The vaccine is typically given in two doses, with the second dose administered six weeks after the first. If your dog is at high risk of exposure to adenoviruses (such as if they attend dog shows or boarding facilities), then booster shots may be necessary.

Lyme Disease

Lyme disease is a severe illness that can significantly impact both humans and dogs. The disease is caused by bacteria that are transmitted through the bite of infected ticks. Lyme disease can cause many symptoms, including fever, joint pain, and fatigue. In severe cases, it can even lead to paralysis or death. While there is no cure for Lyme disease, it can be effectively treated with antibiotics.

However, the best way to protect against the disease is to prevent it from occurring in the first place. And one of the best ways to do that is to make sure your dog is vaccinated against Lyme disease. Lyme disease vaccines are safe and effective, and they offer a high degree of protection against the disease.


Leptospirosis is a bacterial disease that can infect both animals and humans. However, dogs are particularly susceptible to the disease, spread through contact with contaminated water or soil. Symptoms of leptospirosis in dogs can include fever, vomiting, diarrhea, and muscle pain. In severe cases, the disease can lead to kidney failure and death.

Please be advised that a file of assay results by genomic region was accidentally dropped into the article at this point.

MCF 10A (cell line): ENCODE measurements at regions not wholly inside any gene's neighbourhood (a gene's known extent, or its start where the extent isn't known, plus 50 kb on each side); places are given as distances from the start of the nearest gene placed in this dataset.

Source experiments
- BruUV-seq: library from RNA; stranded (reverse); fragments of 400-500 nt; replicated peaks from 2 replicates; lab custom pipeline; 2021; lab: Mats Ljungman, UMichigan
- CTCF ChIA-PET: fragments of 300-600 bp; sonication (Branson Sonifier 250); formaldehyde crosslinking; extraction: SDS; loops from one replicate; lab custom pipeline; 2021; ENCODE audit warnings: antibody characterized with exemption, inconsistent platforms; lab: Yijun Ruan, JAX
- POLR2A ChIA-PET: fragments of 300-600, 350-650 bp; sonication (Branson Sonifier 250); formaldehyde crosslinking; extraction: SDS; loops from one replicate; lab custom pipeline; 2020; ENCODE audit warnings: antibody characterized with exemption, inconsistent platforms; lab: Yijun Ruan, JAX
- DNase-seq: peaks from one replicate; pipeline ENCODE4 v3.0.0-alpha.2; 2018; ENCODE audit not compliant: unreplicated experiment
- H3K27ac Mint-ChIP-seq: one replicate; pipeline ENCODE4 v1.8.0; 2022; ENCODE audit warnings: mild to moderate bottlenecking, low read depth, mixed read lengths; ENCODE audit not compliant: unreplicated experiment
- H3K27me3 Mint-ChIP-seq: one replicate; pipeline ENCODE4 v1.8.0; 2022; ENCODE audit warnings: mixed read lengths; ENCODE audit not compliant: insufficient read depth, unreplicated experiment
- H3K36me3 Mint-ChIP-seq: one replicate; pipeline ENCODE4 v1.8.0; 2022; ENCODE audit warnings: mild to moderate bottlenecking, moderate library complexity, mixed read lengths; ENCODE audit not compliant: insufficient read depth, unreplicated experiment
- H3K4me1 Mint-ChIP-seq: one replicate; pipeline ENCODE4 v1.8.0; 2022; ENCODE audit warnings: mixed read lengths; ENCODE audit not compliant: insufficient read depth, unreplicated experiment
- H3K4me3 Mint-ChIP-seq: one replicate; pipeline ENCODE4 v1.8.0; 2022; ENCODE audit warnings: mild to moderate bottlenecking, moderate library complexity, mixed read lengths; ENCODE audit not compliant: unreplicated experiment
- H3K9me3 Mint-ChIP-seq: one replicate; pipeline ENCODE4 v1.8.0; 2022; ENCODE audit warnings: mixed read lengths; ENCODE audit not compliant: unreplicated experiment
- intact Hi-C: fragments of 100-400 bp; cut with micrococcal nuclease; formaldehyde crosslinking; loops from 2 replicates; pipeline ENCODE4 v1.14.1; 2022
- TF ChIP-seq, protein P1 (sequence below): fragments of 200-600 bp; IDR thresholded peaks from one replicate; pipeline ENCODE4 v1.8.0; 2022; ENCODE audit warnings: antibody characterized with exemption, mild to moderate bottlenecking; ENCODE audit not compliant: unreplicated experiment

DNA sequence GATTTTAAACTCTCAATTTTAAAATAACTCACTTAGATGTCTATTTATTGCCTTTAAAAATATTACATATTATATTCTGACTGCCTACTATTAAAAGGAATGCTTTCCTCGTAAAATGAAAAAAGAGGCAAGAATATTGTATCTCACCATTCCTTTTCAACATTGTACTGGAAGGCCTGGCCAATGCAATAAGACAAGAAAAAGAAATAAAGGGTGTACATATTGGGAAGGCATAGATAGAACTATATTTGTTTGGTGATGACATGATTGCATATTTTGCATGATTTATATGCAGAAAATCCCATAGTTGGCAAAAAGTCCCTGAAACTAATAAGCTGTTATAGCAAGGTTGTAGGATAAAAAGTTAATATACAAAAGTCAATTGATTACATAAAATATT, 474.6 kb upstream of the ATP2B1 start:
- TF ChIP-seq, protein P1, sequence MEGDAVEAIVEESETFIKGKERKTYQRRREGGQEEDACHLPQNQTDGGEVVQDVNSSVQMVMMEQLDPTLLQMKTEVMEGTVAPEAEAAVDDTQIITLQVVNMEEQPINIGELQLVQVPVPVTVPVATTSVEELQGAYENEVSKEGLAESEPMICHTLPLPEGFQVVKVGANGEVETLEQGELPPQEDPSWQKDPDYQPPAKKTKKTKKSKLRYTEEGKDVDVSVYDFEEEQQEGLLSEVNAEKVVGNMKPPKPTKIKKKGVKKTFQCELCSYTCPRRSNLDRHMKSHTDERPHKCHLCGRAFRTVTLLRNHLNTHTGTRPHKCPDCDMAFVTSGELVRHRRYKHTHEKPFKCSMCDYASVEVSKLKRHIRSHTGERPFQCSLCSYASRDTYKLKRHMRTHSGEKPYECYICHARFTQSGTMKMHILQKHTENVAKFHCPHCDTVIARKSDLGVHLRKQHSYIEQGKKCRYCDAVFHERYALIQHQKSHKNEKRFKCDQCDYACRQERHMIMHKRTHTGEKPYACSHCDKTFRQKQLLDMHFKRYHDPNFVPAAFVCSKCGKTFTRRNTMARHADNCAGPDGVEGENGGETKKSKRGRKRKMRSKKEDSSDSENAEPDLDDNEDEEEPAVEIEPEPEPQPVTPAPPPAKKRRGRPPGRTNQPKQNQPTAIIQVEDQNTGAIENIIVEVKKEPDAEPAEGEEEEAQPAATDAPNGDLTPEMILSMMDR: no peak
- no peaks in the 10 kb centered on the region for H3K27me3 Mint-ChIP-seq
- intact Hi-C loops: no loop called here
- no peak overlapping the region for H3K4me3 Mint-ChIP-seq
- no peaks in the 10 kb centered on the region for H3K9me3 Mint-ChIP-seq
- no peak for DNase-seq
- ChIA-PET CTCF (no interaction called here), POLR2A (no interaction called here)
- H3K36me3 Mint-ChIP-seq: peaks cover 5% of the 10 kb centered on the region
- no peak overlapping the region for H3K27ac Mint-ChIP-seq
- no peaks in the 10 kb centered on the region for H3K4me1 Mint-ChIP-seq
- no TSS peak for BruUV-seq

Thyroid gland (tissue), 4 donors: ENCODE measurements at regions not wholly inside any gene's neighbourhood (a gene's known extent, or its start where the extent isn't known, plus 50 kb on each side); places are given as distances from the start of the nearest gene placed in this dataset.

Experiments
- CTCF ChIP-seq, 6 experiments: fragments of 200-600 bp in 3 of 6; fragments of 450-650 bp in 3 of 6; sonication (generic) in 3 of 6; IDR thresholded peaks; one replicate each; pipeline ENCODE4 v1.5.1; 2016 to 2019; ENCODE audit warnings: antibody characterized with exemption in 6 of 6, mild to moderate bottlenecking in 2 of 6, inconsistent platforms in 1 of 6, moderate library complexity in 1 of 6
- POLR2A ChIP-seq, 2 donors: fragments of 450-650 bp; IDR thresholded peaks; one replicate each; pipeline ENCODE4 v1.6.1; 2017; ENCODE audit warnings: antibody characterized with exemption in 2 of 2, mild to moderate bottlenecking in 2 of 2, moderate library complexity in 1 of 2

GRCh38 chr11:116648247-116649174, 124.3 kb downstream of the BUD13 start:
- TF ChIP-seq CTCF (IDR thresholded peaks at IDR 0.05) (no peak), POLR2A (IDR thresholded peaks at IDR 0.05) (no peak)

Fortunately, a vaccine is available that can help protect dogs from leptospirosis. The vaccine is typically given in two doses, with the second dose administered four to six weeks after the first. Once a dog has received both vaccine doses, it should be protected from the disease for at least twelve months.


One often overlooked vaccine is the Bordetella vaccine, which helps protect against Bordetella bronchiseptica, a bacteria that can cause severe respiratory illness in dogs. The good news is that the Bordetella vaccine is relatively safe and effective, and most dogs only need one dose per year. However, there are a few side effects to be aware of, such as fever, lethargy, and loss of appetite. If you have any concerns about the Bordetella vaccine, talk to your veterinarian. They will be able to give you the most up-to-date information on the vaccine and help you decide if it is suitable for your dog.


It may come as a surprise, but there are several different vaccines that your dog should get regularly. While some of these vaccines are optional, others (such as the rabies vaccine) are required by law in many states. However, even if a vaccine is not required by law, it is still important to consider whether or not it is suitable for your dog. No one knows your dog better than you, so it is vital to make the best decision for them. If you have any questions about vaccinating your dog, talk to your veterinarian